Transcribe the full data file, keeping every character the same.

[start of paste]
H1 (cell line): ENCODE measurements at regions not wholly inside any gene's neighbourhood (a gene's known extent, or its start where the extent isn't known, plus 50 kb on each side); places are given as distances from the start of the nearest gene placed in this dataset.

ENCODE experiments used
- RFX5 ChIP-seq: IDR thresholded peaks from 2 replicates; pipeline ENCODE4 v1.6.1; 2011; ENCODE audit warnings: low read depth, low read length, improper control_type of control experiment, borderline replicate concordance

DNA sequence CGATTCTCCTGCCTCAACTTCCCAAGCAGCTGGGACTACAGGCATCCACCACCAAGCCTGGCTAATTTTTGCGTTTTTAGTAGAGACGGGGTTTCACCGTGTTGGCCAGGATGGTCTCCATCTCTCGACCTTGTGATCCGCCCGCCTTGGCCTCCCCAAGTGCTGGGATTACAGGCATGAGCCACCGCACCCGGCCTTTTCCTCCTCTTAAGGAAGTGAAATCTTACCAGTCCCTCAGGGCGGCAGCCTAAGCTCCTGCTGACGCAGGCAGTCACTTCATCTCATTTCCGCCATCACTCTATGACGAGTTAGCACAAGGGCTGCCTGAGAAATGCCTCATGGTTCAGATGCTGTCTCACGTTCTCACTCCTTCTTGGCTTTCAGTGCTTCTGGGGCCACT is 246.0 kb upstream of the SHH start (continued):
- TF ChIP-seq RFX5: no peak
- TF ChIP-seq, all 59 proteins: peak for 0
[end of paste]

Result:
H1 (cell line): ENCODE measurements at regions not wholly inside any gene's neighbourhood (a gene's known extent, or its start where the extent isn't known, plus 50 kb on each side); places are given as distances from the start of the nearest gene placed in this dataset.

ENCODE experiments used
- RFX5 ChIP-seq: IDR thresholded peaks from 2 replicates; pipeline ENCODE4 v1.6.1; 2011; ENCODE audit warnings: low read depth, low read length, improper control_type of control experiment, borderline replicate concordance

DNA sequence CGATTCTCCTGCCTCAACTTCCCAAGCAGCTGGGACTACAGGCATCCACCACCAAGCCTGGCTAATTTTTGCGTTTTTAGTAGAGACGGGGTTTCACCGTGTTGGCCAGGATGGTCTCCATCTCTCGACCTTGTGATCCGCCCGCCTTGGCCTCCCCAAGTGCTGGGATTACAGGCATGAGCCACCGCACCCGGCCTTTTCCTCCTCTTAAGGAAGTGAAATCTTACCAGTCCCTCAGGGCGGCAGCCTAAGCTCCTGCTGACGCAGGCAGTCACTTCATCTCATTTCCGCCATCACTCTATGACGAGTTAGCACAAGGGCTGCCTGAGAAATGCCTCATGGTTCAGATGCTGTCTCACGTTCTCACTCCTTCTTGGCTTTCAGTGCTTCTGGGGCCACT is 246.0 kb upstream of the SHH start (continued):
- TF ChIP-seq RFX5: no peak
- TF ChIP-seq, all 59 proteins: peak for 0